I’ve been in three bands during my lifetime. Two of them, Spewing Fish Vomit, and Harassing Sandy, I’ve discussed previously. I have forgotten the name of my first band. Although, I have three distinct memories of my time as the guitarist of said band. This was 1991, and I was about 12 or 13. We wrote one original song, which was a sort of a R.E.M. “It’s the End of the World as we Know it (And I Feel Fine)” type song about the threat of imminent nuclear war.
Of all my “bands” this was the only one who had the potential to play a gig, which brings me to memory number two. We had been scheduled to play the junior high talent show, but our drummer had second thoughts. I was all for it since I would have to go home to get my guitar and miss class, but in the end, the drummer’s decision was final. So, we never played the talent show, which in hindsight was probably for the best.
The third and final memory included going to an HMV with the lead singer while he picked up Nevermind by Nirvana. It was my introduction to a band that would have a profound effect on my life. HMV is an acronym for His Master’s Voice, about “Nipper” the Jack Russell terrier mascot next to a gramophone. At the time, I was under the impression the acronym stood for Her Majesty’s Video. Someone had told me it was a British store, and once they opened locations in the United States, HMV became an acronym for The Music Lives. At the time, it seemed reasonable, so I never questioned it. Even though, acronyms are made from the letters at the beginning of words. Although, I just learned HMV would be an example of initialism, and acronyms are truncated words. For example, Laser is an acronym for light amplification stimulated emissions of radiation, and it’s spoken whereas HMV is spelled out.
Over a decade ago, I was in a band called The Van Damned. It was my first foray into playing heavy metal music. Some song titles were “Unnecessary Surgery,” “A Fistful of Blood” and “The Wrath of Achilles.” The vocalist/bassist managed to work the phrase Satan/Death/Blood/Piss into every song. My favorite line in any of the compositions was “Only one wields Thorgrim’s Hammer. Who? Satan, fool. Satan.”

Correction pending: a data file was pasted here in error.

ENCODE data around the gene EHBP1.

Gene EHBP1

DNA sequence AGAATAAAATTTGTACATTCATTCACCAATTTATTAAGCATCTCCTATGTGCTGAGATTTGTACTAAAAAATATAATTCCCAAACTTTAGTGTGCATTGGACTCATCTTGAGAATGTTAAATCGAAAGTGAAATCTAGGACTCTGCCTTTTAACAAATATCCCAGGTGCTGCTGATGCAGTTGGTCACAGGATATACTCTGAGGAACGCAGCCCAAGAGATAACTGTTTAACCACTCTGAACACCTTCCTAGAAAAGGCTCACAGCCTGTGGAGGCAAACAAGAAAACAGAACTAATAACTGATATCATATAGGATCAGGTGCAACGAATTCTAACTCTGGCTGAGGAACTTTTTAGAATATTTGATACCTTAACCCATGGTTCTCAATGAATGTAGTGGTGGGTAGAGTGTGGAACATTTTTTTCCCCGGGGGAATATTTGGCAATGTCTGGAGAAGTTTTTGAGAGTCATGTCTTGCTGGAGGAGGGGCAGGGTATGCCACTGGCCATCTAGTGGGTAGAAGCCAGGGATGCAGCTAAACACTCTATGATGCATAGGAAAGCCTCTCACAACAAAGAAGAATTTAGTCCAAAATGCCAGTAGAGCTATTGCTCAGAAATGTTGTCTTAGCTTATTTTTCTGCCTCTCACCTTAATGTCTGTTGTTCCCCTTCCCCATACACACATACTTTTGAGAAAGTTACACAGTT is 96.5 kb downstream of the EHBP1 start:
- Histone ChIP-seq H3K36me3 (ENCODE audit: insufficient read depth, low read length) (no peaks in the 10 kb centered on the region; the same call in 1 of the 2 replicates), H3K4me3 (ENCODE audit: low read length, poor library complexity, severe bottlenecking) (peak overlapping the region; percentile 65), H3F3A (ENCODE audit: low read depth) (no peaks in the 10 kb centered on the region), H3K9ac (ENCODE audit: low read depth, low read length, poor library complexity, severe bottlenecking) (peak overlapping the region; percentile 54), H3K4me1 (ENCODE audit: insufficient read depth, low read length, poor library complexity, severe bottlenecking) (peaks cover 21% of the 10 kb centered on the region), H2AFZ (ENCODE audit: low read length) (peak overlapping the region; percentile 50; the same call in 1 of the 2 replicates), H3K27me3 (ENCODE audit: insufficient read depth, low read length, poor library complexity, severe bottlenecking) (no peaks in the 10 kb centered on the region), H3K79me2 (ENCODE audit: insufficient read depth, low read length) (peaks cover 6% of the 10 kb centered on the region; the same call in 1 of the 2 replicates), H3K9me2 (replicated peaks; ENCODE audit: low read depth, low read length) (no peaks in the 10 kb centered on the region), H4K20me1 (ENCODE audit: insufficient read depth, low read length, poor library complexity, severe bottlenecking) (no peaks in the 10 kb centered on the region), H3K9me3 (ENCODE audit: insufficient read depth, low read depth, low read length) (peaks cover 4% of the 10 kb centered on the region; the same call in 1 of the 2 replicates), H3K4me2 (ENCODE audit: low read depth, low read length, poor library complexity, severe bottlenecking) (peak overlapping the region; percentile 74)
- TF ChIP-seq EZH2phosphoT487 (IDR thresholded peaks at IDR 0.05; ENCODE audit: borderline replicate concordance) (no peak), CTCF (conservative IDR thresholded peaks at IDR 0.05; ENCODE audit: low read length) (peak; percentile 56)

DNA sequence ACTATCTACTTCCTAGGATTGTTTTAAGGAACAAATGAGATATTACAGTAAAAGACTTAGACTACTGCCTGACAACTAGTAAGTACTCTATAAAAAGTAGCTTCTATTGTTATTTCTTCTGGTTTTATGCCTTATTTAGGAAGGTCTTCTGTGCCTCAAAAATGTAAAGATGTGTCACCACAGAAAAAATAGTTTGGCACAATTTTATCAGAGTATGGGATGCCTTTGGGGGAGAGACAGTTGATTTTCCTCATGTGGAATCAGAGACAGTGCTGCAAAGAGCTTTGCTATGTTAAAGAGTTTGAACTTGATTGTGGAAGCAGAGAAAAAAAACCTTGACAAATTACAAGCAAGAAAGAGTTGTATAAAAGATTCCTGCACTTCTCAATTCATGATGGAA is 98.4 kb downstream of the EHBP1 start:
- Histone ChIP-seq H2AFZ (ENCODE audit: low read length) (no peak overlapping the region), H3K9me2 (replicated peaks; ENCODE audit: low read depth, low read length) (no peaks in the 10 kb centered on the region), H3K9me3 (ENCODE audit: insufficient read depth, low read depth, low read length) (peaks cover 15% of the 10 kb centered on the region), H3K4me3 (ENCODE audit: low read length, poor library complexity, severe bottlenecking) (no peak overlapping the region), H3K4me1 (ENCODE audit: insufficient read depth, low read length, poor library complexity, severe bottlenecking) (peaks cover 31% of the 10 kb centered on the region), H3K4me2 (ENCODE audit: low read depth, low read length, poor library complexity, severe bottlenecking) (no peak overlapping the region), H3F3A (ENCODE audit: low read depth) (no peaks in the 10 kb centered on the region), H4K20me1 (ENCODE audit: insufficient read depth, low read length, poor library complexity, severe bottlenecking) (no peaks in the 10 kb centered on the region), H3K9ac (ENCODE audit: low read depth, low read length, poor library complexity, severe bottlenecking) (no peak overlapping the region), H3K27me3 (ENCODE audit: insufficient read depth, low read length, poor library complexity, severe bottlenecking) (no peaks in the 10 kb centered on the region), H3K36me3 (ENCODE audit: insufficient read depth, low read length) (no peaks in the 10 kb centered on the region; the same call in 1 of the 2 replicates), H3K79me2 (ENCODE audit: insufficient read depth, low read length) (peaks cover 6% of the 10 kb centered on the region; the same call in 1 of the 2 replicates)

The Van Damned never played any gigs outside of accidentally ending up on a playlist during a roof party. The Van Damned never broke up, but they went on hiatus. Since then I’ve continued to make music as the band Ironbar, named for one of the villains in the film Max Mad Beyond Thunderdome. All of the songs, which coincidentally are available on Bandcamp for pay what you want, all address various characters or plot points from the film. Even though I have written/recorded all of the music, I credit the compositions to two fictitious band members “Rembrandt Van Pain,” and “Hell.”
Originally, they were going to be stage names for musicians, but they’ve come to embody archetypal characters similar to the band Gorillaz. Whereas all of the music of Gorillaz is composed by Damon Albarn and credited to the fictional band, I’ve done the same here. There are 21 singles/EPs of Ironbar’s work on Bandcamp. Within the last month, I’ve toyed with the members of the band having a falling out and the group splintering into different factions like the band Great White. Currently, there are two incarnations of the band Great White that are touring. There’s the originally named “Great White” and there’s also “Jack Russell’s Great White.” Russell had been the original lead singer.
I had been thinking of creating a similar rift within the Ironbar Camp and having them split. Hell would remain with Ironbar while simultaneously competing with “Rembrandt Van Pain’s” Ironbar.
However, I also remembered a great sketch from the television show “The Kids in the Hall” about a band named Armada. The drummer argues they should change the name of the band so his name is featured more prominently. He suggests renaming them Rod Torfulson’s Armada. However, the guitarist balks at this. So, as a compromise, they agree to call the band Rod Torfulson’s Armada featuring Herman Menderchuck (The guitarist). Therefore, it’s inevitable: Hell’s Ironbar featuring Rembrandt Van Pain.
Andrew Davie has worked in theater, finance, and education. He taught English in Macau on a Fulbright Grant and has survived a ruptured brain aneurysm and subarachnoid hemorrhage. He has published short stories at various places, a chapbook with The Daily Drunk, crime fiction novellas with All Due Respect and Close to the Bone, and an upcoming memoir. His other work can be found in links on his website https://andrew-davie.com/